ATLANTIC CITY - Eddie Llambias may be the only gaming executive in Atlantic City who has a British accent.
The London-born Llambias has crisscrossed the United States and spent time overseas and in the Bahamas during a 26-year casino career that began as a croupier in England.
"In Europe, gaming is different," he said. "In Europe, it is elegant. That is something that always appealed to me. I've always enjoyed the elegance of casinos and what they represent."
Reviving a formerly elegant Atlantic City casino may be Llambias' biggest challenge yet in his career. He has taken charge of Trump Plaza Hotel and Casino as its new general manager.
Trump Plaza was considered a luxury resort when it opened in 1984. Its gleaming brass-and-glass architecture symbolized New York-style cool then, but now the property is outdated and in need of a facelift as it struggles with plunging business.
In February, Trump Plaza stumbled through a dismal month that saw it finish next-to-last in gaming revenue among the city's 11 casino hotels. Trump Plaza took in $11.5 million from its slot machines and table games, a 15 percent decline from the same month a year ago. Only Trump Marina Hotel Casino was lower, at $9.3 million.
"Last place is not acceptable for the Plaza," stressed David Hughes, chief financial officer of parent company Trump Entertainment Resorts Inc.
Trump Entertainment is in the process of selling Trump Marina for $38 million to Landry's Inc., a restaurant, gaming and entertainment conglomerate. The sale will allow Trump Entertainment to focus on Trump Plaza and the flagship Trump Taj Mahal Casino Resort as the company continues its post-bankruptcy restructuring under the new ownership of corporate bondholders aligned with Donald Trump.
Bob Griffin, Trump Entertainment's new chief executive officer, brought in the 46-year-old Llambias to run Trump Plaza. The two had previously worked together at Isle of Capri Casinos Inc.
"Eddie Llambias is a respected talent in the gaming industry, and I am very excited about the future of the Trump Plaza Hotel and Casino property under his stewardship," Griffin said.
Trump Entertainment built a new $255 million hotel tower at the Taj Mahal in 2008, as well as making other upgrades to the property, to secure its future. Now, the company is trying to develop a strategy for rejuvenating Trump Plaza.
Llambias has been meeting with gamblers in hopes of building a loyal customer base. At the same time, Trump Plaza has been inviting back some of its former customers who have drifted away from the casino over the years.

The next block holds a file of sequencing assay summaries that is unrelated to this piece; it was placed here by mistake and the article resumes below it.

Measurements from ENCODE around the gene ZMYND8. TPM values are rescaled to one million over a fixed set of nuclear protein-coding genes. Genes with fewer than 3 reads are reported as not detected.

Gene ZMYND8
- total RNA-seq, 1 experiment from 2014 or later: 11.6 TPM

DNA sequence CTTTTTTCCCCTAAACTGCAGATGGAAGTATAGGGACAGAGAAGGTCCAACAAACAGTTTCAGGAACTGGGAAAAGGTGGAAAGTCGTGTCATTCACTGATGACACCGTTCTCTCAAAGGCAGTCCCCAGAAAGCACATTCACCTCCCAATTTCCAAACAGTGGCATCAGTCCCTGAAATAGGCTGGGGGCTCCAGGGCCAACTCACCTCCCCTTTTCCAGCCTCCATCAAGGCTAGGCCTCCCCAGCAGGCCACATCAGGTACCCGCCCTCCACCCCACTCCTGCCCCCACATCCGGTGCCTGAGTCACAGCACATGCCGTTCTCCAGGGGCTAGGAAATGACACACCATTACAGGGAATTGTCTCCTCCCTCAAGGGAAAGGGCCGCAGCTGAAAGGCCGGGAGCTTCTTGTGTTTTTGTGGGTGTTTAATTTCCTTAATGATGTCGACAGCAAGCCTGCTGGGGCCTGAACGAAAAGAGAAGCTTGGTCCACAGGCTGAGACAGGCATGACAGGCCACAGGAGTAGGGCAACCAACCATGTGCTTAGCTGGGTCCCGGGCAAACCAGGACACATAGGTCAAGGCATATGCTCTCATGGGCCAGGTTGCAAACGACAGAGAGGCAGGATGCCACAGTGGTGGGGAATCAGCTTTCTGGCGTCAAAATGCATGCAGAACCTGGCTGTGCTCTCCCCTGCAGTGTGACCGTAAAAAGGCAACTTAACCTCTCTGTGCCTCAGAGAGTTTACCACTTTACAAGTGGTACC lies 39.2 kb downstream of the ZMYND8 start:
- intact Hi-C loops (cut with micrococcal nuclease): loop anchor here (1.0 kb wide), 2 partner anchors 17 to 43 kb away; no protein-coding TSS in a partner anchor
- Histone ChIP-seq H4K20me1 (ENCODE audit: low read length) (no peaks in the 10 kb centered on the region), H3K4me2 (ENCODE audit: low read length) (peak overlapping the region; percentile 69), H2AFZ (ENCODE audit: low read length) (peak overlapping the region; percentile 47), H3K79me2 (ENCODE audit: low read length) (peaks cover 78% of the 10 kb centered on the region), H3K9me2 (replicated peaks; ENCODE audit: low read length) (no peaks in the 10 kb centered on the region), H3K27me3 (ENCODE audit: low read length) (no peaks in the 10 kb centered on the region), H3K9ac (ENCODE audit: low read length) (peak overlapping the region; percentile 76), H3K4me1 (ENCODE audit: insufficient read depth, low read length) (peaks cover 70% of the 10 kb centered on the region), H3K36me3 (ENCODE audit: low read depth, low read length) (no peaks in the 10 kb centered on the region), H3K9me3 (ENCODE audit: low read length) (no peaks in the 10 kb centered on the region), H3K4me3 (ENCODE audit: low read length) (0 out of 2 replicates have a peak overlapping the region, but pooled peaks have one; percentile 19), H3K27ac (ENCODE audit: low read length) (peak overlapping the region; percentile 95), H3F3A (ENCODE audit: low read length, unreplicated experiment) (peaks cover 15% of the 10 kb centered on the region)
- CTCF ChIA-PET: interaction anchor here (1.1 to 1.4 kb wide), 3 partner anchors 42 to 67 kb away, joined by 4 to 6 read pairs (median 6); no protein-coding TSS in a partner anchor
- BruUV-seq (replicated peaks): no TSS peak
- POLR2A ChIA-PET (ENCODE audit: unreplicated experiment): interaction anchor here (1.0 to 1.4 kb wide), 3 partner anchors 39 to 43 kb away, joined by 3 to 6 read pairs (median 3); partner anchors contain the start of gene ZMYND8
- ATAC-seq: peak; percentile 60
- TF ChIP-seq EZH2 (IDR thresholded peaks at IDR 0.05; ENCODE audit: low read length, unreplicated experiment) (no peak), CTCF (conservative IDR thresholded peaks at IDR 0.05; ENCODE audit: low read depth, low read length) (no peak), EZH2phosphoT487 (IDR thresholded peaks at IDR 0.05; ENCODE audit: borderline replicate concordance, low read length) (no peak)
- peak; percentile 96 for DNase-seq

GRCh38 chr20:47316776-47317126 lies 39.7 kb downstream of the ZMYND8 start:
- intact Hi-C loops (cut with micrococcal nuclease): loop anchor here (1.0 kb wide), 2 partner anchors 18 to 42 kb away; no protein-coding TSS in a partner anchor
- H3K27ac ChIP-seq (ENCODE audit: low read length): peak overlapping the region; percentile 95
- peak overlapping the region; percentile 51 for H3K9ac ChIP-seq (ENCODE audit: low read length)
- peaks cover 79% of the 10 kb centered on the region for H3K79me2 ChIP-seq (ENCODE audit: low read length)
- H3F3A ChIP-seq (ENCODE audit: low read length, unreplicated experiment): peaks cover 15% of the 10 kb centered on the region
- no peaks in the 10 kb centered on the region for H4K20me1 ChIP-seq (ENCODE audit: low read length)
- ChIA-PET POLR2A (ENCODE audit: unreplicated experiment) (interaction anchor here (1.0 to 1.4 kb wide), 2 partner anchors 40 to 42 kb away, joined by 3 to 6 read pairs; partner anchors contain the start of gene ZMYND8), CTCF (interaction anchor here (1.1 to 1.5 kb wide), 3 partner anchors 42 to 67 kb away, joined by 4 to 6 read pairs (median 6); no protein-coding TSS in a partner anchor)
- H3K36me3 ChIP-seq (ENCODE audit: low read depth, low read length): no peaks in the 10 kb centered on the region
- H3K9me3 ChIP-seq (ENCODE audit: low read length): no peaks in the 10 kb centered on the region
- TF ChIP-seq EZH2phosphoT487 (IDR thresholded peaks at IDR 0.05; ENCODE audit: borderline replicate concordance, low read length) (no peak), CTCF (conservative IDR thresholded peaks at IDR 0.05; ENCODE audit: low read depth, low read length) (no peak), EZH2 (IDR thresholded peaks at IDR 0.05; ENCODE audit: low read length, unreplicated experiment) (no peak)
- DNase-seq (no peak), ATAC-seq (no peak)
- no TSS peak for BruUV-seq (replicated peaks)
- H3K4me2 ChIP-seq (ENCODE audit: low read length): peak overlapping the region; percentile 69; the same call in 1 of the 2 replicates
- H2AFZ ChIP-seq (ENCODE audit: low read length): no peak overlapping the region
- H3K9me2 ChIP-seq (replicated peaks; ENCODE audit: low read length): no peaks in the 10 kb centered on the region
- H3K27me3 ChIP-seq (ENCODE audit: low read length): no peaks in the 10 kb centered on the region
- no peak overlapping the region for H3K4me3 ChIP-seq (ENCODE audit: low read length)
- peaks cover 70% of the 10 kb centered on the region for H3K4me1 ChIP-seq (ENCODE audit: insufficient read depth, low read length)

"I think the opportunity exists to win back one customer at a time," Llambias said.
Hughes said Trump Plaza was "ignored" by its previous owners. The new ownership group, headed by New York hedge fund manager Marc Lasry, has discussed the possibility of bringing in a joint venture partner to redevelop the casino, but those are longer-term plans.
In the meantime, Llambias is looking for ways to quickly re-energize the property. One promotion launched March 1 includes free parking for all Trump Plaza customers the entire month.
By the end of March, Trump Plaza expects to have 200 new slot machines to replace some older models. The new machines, mainly the popular penny slots, will give Trump Plaza 1,700 slots overall.
Llambias also hopes to capitalize on the casino's prime location in the center of the Boardwalk. Trump Plaza sits at the foot of the Atlantic City Expressway, the main entrance into town.
"The one thing I noticed immediately about Trump Plaza was the great, great location," Llambias said.
Trump Plaza is physically connected to Boardwalk Hall by a corridor, allowing customers easy access between the casino and the city's main sports and concert arena. Llambias said the casino has been getting spillover business from Boardwalk Hall after shows let out and he expects that to continue.
Llambias' new job at Trump Plaza has brought him back to Atlantic City after a long absence. When he visited 14 years ago, it was before the city had started a multibillion-dollar construction boom highlighted by 2003's grand opening of the Borgata Hotel Casino & Spa.
"I've noticed the city has changed markedly from a visual standpoint," he said.
However, the fragile economy and competition from Pennsylvania's casinos have slowed the next phase of Atlantic City's redevelopment. The $2.4 billion Revel casino, scheduled to open in mid-2012, secured $1.15 billion in new financing last month to bring the stalled project back to life.
Llambias said is he encouraged by Gov. Chris Christie's rescue plan for Atlantic City, which includes a new state-run Tourism District to oversee the casino zones, beaches and Boardwalk.
"That really is exciting," he said. "Having that tourism body ensures that the place is safe, clean and protected."
One area that Llambias is anxious to see spruced up is the Boardwalk.
"Being honest, I think it could be cleaner," he said.
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